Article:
Advanced Functions and Closures in Rust

Function Pointers

We can also pass functions to functions, like passing closures to functions.

This is useful when we want to pass a function we already defined instead of creating a new closure.

To pass in a function as an argument, we can use a function pointer specified using fn:

fn add_one(x: i32) -> i32 {
    x + 1

// `f` accept a function with one input i32 and returns i32
fn do_twice(f: fn(i32)) -> i32, arg: i32) -> i32 {
    f(arg) + f(arg)

fn main() {
    let answer = do_twice(add_one, 5);

    println!("The answer is: {}", answer);

Unlike closures fn is a type rather than a trait. So, we can use fn directly.

If we recall from Closures section:

fn traits

there are three closure traits:

  1. Fn: specifies that the closure the variables in its environment immutably
  2. FnMut: specifies the closure capture the variables in its environment mutably
  3. FnOnce: specifies that the closure takes ownership of the values in its environment (thus cosuming the variables)

Function pointers implement all these three closure traits.

i.e., if we have a function that expects a closure, we can pass it a closure or function pointer. That’s why it’s preferable to write function that expects a closure instead of just pointer type.

In above code we can update do_twice() function to take either closure or function like this:

// 1. specify generic
// 2. change f: T
// 3. Introduce trait bound using `Fn`
fn do_twice<T>(f: T, arg: i32) -> i32 
where T: Fn(i32) -> i32 {
    f(arg) + f(arg)

Fn is closure trait bound whereas fn which is a function pointer type.

The case in which we may only want to accept function pointer instead of functions pointers and closures is if you’re interfacing with external code that does not support closures. C functinos don’t closures.

Another example where we can use closure or predefined function:

fn main() {
    let list_of_numbers = vec![1, 2, 3];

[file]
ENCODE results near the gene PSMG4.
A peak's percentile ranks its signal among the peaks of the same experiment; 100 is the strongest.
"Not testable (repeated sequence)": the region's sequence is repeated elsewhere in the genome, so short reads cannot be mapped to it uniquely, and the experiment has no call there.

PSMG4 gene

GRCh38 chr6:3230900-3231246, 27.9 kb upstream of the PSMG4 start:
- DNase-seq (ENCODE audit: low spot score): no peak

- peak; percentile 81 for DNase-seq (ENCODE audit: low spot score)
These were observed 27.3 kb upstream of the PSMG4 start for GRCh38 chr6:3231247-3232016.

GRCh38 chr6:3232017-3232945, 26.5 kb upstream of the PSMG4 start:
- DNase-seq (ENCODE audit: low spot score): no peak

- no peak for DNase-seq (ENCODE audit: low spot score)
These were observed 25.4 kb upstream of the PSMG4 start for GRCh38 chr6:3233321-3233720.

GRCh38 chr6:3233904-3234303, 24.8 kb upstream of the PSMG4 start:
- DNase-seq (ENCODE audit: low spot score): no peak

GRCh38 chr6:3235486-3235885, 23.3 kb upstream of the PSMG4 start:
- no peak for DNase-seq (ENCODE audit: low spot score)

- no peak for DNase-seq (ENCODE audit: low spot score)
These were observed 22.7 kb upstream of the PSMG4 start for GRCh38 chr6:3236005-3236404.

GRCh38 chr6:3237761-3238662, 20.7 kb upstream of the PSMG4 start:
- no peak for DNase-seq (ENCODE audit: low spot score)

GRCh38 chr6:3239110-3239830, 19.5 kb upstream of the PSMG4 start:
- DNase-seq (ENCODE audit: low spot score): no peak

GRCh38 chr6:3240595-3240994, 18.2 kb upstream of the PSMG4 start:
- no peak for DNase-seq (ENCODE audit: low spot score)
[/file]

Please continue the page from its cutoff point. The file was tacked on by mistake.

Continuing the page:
let list_of_strings: Vec<String> = 
            .map(|i| i.to_string()) // map takes closure or function pointer called for every int
    println!("{:?}", list_of_strings);

To pass in a function pointer to map() method, we can do using fully qualified syntax:

// passing `to_string()` method on ToString trait
// because there can be other method named `to_string` in this scope

Anoter useful pattern that exploits an implementation detail of tuple structs and tuple struct enum variants.

fn main() {
    enum Status {

Tuple struct uses parantheses () to initialize values inside the tuple struct which looks like function call.

Actually these initializers are implemented as functions that take in arguments and return an instance of that tuple struct.

That means we can use these initializers as function pointers:

// creating vector of Statuses 
// by calling map on range passing in `Value` variant
// map treats `Value` as a function pointer with argument being `u32`
// return value being `Value` variant
let list_of_statuses: Vec<Status> = 

Obviously closures can also be passed in.

Returning Closures

Returning closures from functions.

fn returns_closure() -> {
    |x| x + 1

This function returns a closure, but it’s unfinished. Closures are represented using traits, so the function won’t return a concrete type.

What we want to say is we want to return something that implements the Fn trait taking in an integer and returning an integer.

fn returns_closure() -> impl Fn(i32) -> i32 {
    |x| x + 1

The above syntax might not work in all situation. For example, like in this where we return a closue based on input argument:

fn returns_closure(a: i32) -> impl Fn(i32) -> i32 { // this syntax only work when returning one type
    if a > 0 {
        move |b| a + b
    } else {
        move |b| a - b
      //^^^^^^^^^^^^^^ error: no two closures, even if identical have same type  
      // consider boxing your closure and/or using it as a trait object

So instead, we need to return a trait object, wrapped in smart pointer so compiler can know it’s size like this:

fn returns_closure(a: i32) -> Box<dyn Fn(i32) -> i32> { 
    if a > 0 {
        Box::new(move |b| a + b)
    } else {
        Box::new(move |b| a - b)